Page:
Sherry Abraham is a co-founder and president of Women First. Begun as a mutual support group for women diagnosed with breast cancer, Women First has expanded to address a wide variety of women’s' health issues.
Sherry has been and continues to be the heart, head and hands of this all-volunteer organization, along with Judy Hester. Her common sense, get-it-done approach means she devotes 20 to 30 hours every week to priority projects. Her spirit and extraordinary accomplishments are best captured in her own modest words. “Five of us with breast cancer sat around a picnic table and decided we would meet to give support to each other. Pretty soon we were passing the hat to buy food for someone who needed more than we did.
After burning up two computers doing flyers and research, we sat down and wrote a simple set of bylaws so we could become a nonprofit. We decided if we were really going to help women, we needed a permanent place, so we wrote and received a $20,000 grant from the E.R. Carpenter Foundation. We now utilize a 10-room house and we're using every foot of it! We survive on grants, donations and prayers. All our programs and services are free and everyone is equally welcome.” Sherry and co-founder Judy Hester have expanded their support groups, educational programs and food assistance services throughout the state of Mississippi. Sherry is active with the National Breast Cancer Coalition and speaks frequently on cancer awareness and related issues. She has advocated with members of Congress and in a variety of state and local media outlets.Just take Cook Street north until the pavement ends in Palm Desert, CA. Continue another half mile and you enter an atmosphere so powerful that one visit can change your life. There in the riding ring is Lori Sarner age 72, hearing impaired, the volunteer president and head equine therapist of Pegasus, who praises, lifts, leads and literally rescues some of the most severely disabled children and adults from a life of handicapped anonymity.
Pegasus Riding Academy for the Handicapped is a place where children and adults of all ages and all types of handicaps can come for medically approved equine therapy. Pegasus serves a multitude of handicapped organization as well as independent living riders. Classes are tailored to the individual disability.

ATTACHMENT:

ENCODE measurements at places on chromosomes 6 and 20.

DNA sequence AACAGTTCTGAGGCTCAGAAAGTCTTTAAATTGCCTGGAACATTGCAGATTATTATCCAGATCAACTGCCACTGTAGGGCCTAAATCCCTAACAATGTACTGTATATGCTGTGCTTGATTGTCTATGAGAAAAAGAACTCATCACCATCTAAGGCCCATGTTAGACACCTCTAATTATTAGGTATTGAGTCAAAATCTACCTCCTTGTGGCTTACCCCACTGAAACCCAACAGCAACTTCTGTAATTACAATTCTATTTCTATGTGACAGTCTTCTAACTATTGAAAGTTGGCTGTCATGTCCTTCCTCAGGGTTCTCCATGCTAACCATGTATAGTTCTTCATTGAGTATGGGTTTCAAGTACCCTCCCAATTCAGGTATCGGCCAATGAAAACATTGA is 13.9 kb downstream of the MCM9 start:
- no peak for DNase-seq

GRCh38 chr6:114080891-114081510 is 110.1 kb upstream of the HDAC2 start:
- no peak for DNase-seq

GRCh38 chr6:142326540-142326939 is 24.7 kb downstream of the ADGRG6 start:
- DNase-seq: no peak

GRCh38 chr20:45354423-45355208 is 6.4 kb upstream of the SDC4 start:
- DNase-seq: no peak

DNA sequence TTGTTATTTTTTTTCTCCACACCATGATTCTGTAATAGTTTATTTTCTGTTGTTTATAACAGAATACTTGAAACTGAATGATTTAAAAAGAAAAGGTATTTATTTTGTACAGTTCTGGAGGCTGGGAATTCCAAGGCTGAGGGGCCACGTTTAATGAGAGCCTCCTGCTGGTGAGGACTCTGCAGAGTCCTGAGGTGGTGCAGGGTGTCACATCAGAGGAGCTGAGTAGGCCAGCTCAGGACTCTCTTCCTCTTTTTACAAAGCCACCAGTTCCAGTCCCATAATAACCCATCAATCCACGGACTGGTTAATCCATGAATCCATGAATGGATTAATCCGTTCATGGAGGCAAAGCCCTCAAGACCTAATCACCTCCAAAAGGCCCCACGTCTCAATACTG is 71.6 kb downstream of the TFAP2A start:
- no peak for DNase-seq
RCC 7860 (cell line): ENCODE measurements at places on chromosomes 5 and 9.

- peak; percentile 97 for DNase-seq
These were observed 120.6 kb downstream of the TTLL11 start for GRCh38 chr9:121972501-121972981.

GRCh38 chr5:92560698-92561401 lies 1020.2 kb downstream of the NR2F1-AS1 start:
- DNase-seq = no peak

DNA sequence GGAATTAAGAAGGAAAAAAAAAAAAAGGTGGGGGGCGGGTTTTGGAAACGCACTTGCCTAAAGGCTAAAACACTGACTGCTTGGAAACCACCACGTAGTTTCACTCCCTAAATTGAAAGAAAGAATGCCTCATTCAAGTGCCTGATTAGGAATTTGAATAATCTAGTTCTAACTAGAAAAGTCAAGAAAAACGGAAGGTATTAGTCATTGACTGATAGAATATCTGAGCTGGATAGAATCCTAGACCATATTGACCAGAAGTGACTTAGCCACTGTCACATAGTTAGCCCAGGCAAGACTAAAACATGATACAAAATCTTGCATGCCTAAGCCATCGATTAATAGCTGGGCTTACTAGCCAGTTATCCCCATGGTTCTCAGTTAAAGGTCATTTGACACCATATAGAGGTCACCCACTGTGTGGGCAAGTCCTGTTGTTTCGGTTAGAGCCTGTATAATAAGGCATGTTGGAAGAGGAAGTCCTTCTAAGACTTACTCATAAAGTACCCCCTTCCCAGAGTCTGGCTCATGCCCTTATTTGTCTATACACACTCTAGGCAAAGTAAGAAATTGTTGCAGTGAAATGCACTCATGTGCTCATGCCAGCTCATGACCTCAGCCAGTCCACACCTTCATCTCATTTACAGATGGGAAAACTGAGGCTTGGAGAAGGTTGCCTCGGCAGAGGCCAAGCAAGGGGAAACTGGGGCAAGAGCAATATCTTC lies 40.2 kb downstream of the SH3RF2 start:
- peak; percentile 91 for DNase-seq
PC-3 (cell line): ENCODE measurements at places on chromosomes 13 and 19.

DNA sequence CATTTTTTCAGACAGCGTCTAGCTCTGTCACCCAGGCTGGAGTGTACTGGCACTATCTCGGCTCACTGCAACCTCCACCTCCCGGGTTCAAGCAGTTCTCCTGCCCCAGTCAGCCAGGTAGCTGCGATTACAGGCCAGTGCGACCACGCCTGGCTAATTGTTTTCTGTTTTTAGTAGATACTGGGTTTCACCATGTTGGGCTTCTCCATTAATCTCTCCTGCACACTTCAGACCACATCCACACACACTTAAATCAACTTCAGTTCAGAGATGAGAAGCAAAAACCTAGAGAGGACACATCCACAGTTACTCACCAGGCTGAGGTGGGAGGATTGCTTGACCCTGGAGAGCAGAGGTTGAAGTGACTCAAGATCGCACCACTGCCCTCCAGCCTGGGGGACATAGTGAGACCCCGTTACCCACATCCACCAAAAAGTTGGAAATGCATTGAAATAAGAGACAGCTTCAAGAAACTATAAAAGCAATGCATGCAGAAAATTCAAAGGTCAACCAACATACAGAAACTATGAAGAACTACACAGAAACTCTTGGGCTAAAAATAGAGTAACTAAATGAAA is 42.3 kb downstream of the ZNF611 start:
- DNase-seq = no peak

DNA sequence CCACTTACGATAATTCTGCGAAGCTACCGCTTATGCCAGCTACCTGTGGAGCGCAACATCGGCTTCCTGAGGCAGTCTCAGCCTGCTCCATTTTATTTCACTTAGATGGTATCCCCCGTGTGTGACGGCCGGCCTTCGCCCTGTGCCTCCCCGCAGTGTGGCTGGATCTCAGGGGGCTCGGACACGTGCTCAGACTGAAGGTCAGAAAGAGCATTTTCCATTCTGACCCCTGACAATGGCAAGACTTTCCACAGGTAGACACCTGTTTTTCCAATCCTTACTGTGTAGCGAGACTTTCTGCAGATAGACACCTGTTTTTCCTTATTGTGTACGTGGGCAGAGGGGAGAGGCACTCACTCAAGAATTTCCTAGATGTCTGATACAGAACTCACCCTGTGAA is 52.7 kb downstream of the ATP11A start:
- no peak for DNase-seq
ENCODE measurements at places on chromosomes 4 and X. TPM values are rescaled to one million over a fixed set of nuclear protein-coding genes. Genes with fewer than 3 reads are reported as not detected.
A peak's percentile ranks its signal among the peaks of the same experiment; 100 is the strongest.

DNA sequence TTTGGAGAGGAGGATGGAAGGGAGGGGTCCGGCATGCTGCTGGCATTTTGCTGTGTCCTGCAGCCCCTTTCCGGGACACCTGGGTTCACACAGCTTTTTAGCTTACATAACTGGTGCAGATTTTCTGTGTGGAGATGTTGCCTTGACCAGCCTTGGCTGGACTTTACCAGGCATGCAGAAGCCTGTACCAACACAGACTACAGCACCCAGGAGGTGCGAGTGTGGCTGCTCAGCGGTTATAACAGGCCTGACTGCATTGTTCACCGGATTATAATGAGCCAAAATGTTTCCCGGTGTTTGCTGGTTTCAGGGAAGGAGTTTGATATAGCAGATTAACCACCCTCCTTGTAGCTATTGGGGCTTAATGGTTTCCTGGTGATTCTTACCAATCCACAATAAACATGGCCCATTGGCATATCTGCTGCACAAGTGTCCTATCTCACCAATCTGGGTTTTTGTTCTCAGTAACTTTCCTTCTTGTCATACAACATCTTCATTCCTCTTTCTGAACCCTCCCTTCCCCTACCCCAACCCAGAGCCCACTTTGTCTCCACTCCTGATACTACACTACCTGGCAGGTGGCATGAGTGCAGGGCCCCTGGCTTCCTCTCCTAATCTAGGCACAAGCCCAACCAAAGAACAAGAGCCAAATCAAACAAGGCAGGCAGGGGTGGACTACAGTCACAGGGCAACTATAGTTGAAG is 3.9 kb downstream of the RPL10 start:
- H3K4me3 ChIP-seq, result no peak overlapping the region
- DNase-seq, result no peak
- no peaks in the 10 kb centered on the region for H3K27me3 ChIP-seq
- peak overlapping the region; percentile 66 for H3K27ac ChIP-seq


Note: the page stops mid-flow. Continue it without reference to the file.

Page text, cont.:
In 1986, Lori Sarner began to volunteer at this fledging organization which had two horses, three handicapped riders and was on the brink of financial ruin. Twenty years and 10,000 volunteer hours later, Lori Sarner has built Pegasus into an organization where over 4,600 certified handicapped persons have received full body range of motion exercise on horseback called equine therapy. Most of the handicapped children come from working poor and indigent circumstances. Pegasus is the only exercise this group receives.
The walking motion of the horse’s body against human legs massages all muscles used in the human walk and is an inspiring and exciting experience for those whose life is spent in a wheelchair. Each rider is gently eased into a program of therapy geared to the needs of physically impaired people to help them develop usable muscles and joints. Immobility causes good muscles to atrophy which leads to further problems for a handicapped person. At Pegasus we try to strengthen muscles and joints by these exercises. All Pegasus volunteers working with riders receive special training for this work and must have the patience and sensitivity to do it.
In addition to Pegasus, Lori Sarner has also found time to volunteer at Act for MS, The Buddy Rogers Youth Symphony, The Angel View Homes for Crippled Children, The Foundation for the Retarded, The Institute of Critical Care Medicine, Desert Samaritans for the Elderly, The Desert Museum, The Assistance League and The American Cancer Society.